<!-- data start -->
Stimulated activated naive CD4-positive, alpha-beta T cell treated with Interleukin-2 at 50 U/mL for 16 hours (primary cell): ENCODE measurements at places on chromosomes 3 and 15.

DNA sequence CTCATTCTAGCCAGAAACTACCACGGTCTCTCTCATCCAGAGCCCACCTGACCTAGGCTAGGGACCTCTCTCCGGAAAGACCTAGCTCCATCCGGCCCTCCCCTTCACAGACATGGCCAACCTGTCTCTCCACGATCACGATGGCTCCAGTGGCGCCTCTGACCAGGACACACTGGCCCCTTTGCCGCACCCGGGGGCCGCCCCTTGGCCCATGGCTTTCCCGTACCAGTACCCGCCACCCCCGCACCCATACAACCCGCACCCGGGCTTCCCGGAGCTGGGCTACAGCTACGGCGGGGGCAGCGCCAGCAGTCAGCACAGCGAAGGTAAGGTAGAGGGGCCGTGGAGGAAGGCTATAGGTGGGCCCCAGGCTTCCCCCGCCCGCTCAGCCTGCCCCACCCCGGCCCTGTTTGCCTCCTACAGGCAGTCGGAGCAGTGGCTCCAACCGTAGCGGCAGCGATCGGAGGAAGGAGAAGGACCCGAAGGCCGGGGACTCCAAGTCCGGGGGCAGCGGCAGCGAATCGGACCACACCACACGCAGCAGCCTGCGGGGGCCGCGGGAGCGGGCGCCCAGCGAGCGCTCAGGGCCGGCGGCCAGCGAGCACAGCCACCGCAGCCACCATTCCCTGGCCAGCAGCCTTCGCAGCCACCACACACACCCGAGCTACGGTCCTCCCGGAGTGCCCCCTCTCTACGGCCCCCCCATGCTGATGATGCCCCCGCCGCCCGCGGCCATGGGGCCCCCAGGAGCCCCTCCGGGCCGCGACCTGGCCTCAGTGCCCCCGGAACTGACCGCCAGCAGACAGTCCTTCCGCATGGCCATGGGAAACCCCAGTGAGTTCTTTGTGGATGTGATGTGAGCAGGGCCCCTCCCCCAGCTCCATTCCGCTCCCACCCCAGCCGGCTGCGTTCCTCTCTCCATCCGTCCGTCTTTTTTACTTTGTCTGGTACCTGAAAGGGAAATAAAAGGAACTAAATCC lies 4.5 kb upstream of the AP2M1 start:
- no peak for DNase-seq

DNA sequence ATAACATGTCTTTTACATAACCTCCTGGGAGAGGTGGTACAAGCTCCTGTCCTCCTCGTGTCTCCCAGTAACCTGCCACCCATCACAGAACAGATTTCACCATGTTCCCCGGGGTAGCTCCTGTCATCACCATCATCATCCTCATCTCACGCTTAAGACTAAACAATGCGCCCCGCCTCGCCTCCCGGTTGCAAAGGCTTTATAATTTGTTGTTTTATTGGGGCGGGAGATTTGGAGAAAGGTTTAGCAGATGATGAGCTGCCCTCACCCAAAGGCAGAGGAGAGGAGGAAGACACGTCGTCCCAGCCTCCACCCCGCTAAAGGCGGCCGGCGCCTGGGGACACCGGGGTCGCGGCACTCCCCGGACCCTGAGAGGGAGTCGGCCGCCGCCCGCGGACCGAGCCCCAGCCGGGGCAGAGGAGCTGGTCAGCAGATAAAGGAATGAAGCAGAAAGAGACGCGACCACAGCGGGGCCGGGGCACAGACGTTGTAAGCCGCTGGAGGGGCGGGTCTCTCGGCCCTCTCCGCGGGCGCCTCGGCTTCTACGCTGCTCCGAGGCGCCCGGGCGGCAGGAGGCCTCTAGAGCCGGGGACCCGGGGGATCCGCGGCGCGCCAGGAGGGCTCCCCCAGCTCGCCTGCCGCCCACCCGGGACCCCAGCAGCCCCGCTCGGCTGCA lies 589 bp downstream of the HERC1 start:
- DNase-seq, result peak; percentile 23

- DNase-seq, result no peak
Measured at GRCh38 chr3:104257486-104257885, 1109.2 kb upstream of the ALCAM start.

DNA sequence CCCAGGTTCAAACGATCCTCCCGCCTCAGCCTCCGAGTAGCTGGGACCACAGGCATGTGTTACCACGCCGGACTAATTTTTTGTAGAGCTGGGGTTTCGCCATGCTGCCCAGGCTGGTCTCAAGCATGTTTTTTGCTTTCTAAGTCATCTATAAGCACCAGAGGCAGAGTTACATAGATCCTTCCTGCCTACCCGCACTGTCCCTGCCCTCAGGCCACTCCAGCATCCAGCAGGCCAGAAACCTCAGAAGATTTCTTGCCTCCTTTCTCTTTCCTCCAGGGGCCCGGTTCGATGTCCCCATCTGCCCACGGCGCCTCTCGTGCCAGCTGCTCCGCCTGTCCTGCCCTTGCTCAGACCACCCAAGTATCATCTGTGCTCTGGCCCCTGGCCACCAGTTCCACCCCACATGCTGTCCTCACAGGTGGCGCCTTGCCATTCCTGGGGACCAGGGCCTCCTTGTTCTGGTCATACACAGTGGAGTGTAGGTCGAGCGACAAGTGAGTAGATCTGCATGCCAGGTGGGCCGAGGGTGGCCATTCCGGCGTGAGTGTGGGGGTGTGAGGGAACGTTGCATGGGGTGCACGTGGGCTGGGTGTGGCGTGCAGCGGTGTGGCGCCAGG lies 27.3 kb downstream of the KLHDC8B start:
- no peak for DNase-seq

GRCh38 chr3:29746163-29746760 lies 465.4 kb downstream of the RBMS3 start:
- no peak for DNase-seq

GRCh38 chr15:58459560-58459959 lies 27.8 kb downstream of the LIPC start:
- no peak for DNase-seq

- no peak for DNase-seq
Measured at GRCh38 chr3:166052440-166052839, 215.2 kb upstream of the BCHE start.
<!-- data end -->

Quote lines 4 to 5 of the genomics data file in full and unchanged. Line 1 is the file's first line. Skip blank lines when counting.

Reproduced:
DNA sequence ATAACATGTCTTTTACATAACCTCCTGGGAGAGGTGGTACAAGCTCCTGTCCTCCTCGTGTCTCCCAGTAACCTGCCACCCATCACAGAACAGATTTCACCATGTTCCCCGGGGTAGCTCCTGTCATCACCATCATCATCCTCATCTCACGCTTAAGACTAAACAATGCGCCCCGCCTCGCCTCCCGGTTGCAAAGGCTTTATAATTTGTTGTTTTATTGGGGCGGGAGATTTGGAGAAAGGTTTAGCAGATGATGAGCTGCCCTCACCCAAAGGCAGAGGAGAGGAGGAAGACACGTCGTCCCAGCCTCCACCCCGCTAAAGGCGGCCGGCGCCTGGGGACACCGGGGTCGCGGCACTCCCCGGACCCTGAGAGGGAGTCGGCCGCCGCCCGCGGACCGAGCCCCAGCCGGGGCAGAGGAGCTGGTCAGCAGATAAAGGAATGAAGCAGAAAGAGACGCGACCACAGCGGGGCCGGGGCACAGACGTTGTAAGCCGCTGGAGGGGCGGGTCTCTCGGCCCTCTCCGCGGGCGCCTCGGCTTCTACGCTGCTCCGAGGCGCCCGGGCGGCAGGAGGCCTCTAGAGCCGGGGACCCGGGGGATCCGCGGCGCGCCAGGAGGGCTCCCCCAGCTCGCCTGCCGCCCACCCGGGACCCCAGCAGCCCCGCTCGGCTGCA lies 589 bp downstream of the HERC1 start:
- DNase-seq, result peak; percentile 23